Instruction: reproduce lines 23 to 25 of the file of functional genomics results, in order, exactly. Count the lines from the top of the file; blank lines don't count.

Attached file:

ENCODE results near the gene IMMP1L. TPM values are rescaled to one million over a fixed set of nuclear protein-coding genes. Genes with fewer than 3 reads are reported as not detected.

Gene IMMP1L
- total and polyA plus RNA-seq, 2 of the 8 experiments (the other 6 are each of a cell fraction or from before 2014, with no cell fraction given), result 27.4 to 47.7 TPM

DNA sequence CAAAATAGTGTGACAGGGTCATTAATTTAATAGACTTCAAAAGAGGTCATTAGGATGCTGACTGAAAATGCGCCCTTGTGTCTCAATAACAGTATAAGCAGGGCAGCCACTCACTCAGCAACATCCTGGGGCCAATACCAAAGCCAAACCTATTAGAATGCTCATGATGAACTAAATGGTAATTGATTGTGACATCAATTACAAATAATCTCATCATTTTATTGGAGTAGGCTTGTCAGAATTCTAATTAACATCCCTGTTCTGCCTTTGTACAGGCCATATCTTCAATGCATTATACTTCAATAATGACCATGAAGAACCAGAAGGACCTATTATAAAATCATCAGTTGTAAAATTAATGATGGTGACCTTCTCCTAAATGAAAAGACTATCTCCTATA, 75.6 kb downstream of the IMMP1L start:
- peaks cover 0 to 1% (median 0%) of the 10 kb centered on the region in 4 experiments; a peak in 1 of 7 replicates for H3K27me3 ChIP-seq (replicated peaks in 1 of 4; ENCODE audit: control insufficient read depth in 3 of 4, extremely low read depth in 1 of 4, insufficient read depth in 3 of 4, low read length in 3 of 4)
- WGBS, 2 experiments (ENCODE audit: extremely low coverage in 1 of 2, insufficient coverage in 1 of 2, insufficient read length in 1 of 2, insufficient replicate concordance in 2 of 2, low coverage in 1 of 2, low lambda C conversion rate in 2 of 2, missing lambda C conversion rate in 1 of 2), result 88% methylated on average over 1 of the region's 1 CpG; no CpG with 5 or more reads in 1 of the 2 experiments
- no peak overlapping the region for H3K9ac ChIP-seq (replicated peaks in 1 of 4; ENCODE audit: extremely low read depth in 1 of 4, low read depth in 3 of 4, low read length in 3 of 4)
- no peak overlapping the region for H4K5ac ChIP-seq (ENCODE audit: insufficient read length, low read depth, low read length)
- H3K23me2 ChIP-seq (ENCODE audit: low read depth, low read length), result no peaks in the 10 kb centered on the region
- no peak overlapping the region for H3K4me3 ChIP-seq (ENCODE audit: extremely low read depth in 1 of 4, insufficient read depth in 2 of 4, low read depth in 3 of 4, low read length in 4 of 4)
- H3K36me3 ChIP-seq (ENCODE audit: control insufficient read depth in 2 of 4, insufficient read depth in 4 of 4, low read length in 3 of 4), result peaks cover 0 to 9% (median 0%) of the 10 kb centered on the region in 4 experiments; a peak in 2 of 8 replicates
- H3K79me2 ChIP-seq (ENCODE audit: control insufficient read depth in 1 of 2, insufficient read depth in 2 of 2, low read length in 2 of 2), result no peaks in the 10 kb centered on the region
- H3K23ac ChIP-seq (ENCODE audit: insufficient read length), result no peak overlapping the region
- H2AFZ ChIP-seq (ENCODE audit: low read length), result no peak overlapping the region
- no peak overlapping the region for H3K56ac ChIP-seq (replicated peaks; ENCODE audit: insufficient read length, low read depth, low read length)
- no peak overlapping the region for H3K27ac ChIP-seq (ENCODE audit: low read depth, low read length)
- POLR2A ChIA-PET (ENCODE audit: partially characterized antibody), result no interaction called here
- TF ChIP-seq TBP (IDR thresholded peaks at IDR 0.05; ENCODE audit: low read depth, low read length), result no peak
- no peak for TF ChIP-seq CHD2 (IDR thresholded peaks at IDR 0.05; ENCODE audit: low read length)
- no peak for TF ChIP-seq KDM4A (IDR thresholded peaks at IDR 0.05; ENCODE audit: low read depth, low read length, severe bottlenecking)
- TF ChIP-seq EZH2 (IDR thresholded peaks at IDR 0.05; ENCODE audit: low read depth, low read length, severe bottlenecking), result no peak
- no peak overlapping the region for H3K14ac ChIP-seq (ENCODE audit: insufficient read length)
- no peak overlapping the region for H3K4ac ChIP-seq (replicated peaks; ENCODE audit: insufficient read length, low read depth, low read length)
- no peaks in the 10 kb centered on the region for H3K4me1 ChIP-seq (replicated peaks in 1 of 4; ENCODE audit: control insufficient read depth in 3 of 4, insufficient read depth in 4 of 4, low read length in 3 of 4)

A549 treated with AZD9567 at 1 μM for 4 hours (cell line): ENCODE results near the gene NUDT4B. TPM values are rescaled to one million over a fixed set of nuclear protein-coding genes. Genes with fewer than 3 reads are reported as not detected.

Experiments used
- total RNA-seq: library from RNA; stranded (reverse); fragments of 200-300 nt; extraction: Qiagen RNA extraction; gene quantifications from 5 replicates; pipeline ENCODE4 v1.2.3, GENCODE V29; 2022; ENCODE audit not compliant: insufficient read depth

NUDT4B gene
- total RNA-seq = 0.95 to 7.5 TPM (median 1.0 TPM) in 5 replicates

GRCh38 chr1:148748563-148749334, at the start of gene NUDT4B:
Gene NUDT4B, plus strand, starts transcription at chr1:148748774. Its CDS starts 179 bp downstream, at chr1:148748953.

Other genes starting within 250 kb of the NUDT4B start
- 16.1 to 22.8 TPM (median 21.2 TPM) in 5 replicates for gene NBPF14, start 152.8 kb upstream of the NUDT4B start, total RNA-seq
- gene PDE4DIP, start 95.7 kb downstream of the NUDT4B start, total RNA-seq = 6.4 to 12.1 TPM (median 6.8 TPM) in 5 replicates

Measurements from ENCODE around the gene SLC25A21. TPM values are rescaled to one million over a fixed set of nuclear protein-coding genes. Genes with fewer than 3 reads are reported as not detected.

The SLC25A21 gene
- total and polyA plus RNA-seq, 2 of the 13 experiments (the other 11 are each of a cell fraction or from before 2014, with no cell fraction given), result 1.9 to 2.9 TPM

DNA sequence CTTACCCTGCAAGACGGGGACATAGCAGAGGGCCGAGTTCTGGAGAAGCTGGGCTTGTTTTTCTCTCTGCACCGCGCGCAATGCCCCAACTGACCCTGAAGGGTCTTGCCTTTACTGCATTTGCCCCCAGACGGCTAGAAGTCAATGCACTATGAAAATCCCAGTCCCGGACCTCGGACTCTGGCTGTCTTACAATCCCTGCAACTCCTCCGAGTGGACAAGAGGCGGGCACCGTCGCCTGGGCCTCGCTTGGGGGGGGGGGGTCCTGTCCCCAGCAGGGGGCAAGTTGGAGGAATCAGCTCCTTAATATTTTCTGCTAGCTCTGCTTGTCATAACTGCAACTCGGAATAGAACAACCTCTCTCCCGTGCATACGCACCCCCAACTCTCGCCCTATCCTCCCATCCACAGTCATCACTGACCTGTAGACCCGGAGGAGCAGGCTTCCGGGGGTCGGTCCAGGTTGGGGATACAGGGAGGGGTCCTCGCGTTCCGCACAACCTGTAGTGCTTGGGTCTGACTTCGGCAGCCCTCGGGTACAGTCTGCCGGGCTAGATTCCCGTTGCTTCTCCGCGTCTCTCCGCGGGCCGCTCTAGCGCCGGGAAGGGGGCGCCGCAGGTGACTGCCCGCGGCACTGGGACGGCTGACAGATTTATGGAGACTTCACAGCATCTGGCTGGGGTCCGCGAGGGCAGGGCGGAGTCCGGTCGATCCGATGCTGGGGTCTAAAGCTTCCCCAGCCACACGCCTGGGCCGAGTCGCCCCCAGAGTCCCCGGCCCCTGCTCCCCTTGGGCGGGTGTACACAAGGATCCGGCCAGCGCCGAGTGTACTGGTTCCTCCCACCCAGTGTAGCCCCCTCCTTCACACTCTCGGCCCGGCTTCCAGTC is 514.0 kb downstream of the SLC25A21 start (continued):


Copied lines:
- no peak overlapping the region for H3K4ac ChIP-seq (replicated peaks; ENCODE audit: insufficient read length, low read depth, low read length)
- no peaks in the 10 kb centered on the region for H3K4me1 ChIP-seq (replicated peaks in 1 of 4; ENCODE audit: control insufficient read depth in 3 of 4, insufficient read depth in 4 of 4, low read length in 3 of 4)

A549 treated with AZD9567 at 1 μM for 4 hours (cell line): ENCODE results near the gene NUDT4B. TPM values are rescaled to one million over a fixed set of nuclear protein-coding genes. Genes with fewer than 3 reads are reported as not detected.